So what comes to mind when you hear or think about Romance? Do you immediately reach for the chocolate and roses? Or conduct an on-line search for an exotic location at a beach full of bronze bodies in
speedo's and golden haired beauties wearing barely a string bikini? (I'm not showing my age here, am I?) Or perhaps you're one of those unbelievers that run screaming from the concept of romance with a declaration you're the most un-romantic person ever to exist? I used to be the last one. I read some Harlequin Romance when I was a teen, and after a few books – like three or four at best - I gave
up on romance and Valentines Day, and I decided the version of Cupid I liked best is that he is a spoiled little sprite and not a cherubic entity from Heaven.In fact, that image of Cupid as a trickster was so ingrained in my mind that when the opportunity presented to write a twisted fairy tale for a long past blogfest, Cupid was top on my hit list for a personal
prank. I used the mythological tale of Cupid and Psyche to create my own version of how and why Cupid fell victim to his own leaded arrow, and to show him as a trickster instead of the agent of love and desire. After many critiques and revisions, this darkly romantic story was accepted in An Honest Lie, Vol 4; Petulant Parables (coming soon).
I have read a few romance novels that I liked, and the memory of the happily ever after sticks so fleeting in my mind I cannot readily recall the titles. I assure you Danielle Steel is not a writer I enjoy. All that extravagance and cast of beautiful people stops my heart in a “OMG I think I'm gonna puke” manner. A romance novel focuses on the love relationship between the two main characters. Secondary character and story plots are acceptable, but the developing romance – and subsequent happily ever after (HEA) ending - is essential. Even the subgenre's such as historical, science fiction, fantasy, paranormal and YA have to follow this basic formula to retain the categorical definitions. (Erotica is in a category of its own, as the story focus is on the sexual relationship, not the emotional bonding.)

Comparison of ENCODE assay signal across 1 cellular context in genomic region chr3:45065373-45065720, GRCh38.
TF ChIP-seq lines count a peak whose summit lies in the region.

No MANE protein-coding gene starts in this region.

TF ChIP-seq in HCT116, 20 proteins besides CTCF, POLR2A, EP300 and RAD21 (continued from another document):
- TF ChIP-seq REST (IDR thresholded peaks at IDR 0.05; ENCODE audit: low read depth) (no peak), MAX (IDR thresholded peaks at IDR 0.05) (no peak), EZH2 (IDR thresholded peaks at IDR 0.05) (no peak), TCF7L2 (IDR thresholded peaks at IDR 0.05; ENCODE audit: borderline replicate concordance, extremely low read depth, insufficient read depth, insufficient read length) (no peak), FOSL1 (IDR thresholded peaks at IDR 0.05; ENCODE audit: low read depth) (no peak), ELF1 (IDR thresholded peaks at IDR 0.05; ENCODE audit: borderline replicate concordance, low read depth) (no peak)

For me, what's the point of reading the story if the end is already assured? The two meet, have conflict, but ultimately overcome all the forces pulling them apart and they are in love, and get married and have perfect children, and . . yada yada; love conquers all obstacles. Despite my dislike for the genre, my first novel was written as a contemporary romance. My reasoning was that I was breaking ground with a whole new concept, taking subject matter normally covered in non-fiction (substance abuse and domestic violence) and creating sympathetic, fictional characters whom anyone can relate to as a brother, sister, parent, best friend, co-worker, etc. After (rightly) being rejected by Harlequin as “too dark and gritty” for any of their publication lines, I did some extensive research on what romance is, and discovered the alternative of women's fiction.